Report: Britsh sustainability can be a world leader

Green PQ
The inquiry, nine months in the making, provides the foundations for the industrial sector and parliamentarians to work together to initiate the next industrial movement: evolution rather than revolution.

The Manufacturing Commission is launching its newest inquiry report, Industrial Evolution: Making British Manufacturing Sustainable, ahead of the Paris COP21 talks.

The report outlines vital measures that government and industry should take to ensure that British manufacturing is here to stay.

The Commission undertook this inquiry because it believed that none of the existing research into the future of manufacturing has so far adequately addressed, from a policy perspective, some of the major vulnerabilities of present day manufacturing in the UK.

Nine months in the making, the inquiry provides the foundations for the industrial sector and parliamentarians to work together to initiate the next industrial movement: evolution rather than revolution.

It’s being launched to Parliament tomorrow (October 27) and will also be available to download.

One of the report’s co-chairs, Professor Steve Evans commented: “This report sets out how we can start redesigning our industrial system to make it more sustainable, improve our national security, and ultimately enhance our quality of life.

“We believe that we must take advantage of this leadership moment to make the UK more productive, efficient and resilient, and be a provider of solutions to the rest of the world.”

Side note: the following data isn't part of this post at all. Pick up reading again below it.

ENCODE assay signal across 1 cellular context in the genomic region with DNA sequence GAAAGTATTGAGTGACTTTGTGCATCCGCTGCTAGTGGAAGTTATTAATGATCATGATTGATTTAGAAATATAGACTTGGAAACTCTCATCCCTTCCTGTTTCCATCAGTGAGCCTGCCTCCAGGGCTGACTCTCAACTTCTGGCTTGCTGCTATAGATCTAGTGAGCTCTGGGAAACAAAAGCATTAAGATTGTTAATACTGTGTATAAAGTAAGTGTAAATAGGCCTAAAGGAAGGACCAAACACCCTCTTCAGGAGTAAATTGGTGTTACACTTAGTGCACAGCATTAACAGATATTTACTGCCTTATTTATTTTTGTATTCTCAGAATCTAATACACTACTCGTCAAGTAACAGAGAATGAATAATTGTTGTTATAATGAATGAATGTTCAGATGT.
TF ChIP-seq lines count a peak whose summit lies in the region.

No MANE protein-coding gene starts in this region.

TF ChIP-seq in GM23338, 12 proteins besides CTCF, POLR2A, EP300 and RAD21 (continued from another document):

The report’s findings covered five key themes:

  • Leadership – Government should provide leadership on implementing energy efficient measures through tax credits and carbon reduction schemes, encouraging resilience investment, and decreasing the knowledge gap in energy and resource efficiency.
  • Resilience –a new ‘challenge-focused’ Catapult should be established to examine and build our understanding around cross-sectoral areas of concern relating to resilience, the ONS should develop a system to track resource flows, and an Office for Resource Management should be established within BIS to advise and coordinate policy-makers on the challenges and opportunities around resource security.
  • Innovation – increase public research & development funding to improve competition in the international market, Government should make greater use of procurement to provide a market for sustainably manufactured goods, and the UK should take a lead in establishing standards for open data in energy and resource efficiency.
  • Collaboration – The industrial decarbonisation roadmaps undertaken by BIS and DECC should be broadened to other key industries and expanded to strategic Action Plans, the Competition and Markets Authority (CMA) should work closely with trade associations and business to provide guidance on data sharing and Government should expand efforts to foster voluntary agreements around the efficient use of materials and waste reduction.
  • System redesign – The government should consider tying support for energy- and resource-efficiency to other green measures and responsibility for resource management infrastructure should be unified at a UK-wide level. Government should also work to reduce uncertainty around more sustainable manufacturing business models whilst providing access to, and support for these through innovation and coordinating bodies.

The Manufacturing Commission is cross-party, independently governed and has drawn data from all corners of the sector to give impartial, evidence-based solutions for a nationwide sustainable industrial strategy.

The full report is available free of charge on the Manufacturing Commission’s website.